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5 Ways Physical Exercise Makes Your Brain Work Better
Monday, 3 July 2017 05:44:00 Europe/London
Regular exercise could be the key to your workplace woes. Here’s why exercise is not just good for your body, it can also do wonders for the sharpness of your brain
- It can enhance your memory
Find yourself forgetting names, or struggling with the question ‘what did you have for breakfast this morning?’. You can combat this by doing regular exercise. If you’re looking to keep your memory in tip top condition, aerobic exercises are some of the best you can do. Aerobics enhances your hippocampus at the very epicentre of your memory and learning systems.
- It can boost your concentration
For even the best of us, concentrating on our work day in, day out can be a momentous task. Exercise can improve your focus threefold, as demonstrated by this study carried out with Dutch school students. After daily fitness classes for an entire year, the students not only became physically fitter, but were able to multitask and ignore distractions during classes.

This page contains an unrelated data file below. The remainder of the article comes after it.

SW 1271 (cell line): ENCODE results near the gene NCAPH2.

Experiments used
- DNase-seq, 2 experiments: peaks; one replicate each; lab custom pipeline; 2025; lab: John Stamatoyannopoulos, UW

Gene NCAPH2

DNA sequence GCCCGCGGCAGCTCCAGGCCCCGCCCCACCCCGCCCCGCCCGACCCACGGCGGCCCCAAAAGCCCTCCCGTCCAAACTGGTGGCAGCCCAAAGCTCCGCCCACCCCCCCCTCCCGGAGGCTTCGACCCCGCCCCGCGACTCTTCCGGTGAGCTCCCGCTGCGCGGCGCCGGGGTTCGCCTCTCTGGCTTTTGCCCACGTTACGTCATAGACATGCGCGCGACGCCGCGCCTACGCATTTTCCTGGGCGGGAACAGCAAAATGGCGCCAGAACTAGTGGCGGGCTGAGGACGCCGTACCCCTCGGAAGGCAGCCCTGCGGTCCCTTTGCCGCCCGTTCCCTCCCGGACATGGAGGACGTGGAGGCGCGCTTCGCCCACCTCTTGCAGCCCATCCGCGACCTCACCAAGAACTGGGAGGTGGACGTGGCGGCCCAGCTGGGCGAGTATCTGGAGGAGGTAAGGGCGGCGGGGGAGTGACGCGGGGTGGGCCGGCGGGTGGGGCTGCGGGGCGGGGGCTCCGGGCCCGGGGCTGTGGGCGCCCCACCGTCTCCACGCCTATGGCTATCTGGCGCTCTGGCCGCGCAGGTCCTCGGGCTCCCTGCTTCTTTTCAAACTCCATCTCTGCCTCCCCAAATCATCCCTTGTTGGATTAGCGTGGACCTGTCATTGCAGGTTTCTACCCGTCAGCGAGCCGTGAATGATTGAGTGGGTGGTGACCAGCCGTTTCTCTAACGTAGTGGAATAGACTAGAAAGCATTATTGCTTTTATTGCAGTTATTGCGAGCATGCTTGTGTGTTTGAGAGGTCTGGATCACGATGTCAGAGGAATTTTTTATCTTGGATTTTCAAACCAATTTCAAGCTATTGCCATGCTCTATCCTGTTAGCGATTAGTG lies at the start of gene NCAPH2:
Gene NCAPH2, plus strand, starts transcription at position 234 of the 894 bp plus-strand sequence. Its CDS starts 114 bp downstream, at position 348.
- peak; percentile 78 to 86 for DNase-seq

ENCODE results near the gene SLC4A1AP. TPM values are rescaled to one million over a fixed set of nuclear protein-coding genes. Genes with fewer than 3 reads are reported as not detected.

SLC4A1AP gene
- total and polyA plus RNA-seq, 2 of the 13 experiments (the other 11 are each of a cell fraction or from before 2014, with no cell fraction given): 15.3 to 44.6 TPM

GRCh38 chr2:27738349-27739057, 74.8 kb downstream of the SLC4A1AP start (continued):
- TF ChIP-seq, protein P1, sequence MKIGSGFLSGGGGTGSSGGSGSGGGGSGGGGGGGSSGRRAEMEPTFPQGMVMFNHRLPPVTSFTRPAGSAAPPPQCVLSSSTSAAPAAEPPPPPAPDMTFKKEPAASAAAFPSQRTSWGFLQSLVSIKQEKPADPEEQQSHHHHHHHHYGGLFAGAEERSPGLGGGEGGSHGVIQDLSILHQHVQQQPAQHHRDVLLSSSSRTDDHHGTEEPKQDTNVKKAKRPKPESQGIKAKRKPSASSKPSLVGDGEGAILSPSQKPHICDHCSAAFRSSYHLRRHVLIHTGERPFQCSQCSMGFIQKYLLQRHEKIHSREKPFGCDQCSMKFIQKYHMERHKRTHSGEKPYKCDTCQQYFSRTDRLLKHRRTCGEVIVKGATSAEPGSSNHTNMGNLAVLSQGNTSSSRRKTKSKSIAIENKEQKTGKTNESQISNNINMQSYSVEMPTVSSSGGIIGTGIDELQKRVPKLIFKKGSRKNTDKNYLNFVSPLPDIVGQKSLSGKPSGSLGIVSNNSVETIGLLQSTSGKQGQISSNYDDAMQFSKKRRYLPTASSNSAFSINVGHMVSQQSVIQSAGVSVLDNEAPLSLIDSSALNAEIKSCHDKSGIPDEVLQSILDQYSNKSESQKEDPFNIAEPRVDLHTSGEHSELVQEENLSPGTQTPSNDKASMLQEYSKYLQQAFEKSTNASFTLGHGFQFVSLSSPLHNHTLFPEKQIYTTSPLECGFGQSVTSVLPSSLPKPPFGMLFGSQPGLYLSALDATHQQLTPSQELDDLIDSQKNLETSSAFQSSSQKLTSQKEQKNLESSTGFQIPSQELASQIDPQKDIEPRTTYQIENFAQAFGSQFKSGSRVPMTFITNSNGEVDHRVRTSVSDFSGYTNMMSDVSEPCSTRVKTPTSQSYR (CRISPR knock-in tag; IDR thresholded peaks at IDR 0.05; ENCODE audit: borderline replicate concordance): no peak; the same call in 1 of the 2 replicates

- It can keep your mental health in check
Mental health is currently on everyone’s radar, with more and more people suffering with mental health issues and ailments. Whether you love exercise or simply loathe it, there’s no denying the effect that it can have on your brain. We all know about endorphins and the good feelings they give you. While it’s easy to dismiss exercise after a long day at work, if you’re feeling stressed or close to burnout, half an hour on the treadmill could be the perfect way to perk up your mood and even stave off depression.
- It can make you more creative
We’re often taught to view the world in stereotypes and creativity and athleticism can seem like they’re on opposite ends of the scale. But, did you know that doing regular exercise could make you more creative? A lot of the great thinkers throughout history were proponents of a good walk to get their creative juices flowing, and there’s scientific study to back it up.
- It can slow cognitive decline
We’re all living much longer these days, and while this thought can be exciting, concerns about health – both physical and mental – can be an issue. Doing regular aerobic exercise in your younger years can have huge benefits later on in life. It can even help to fight early onset dementia.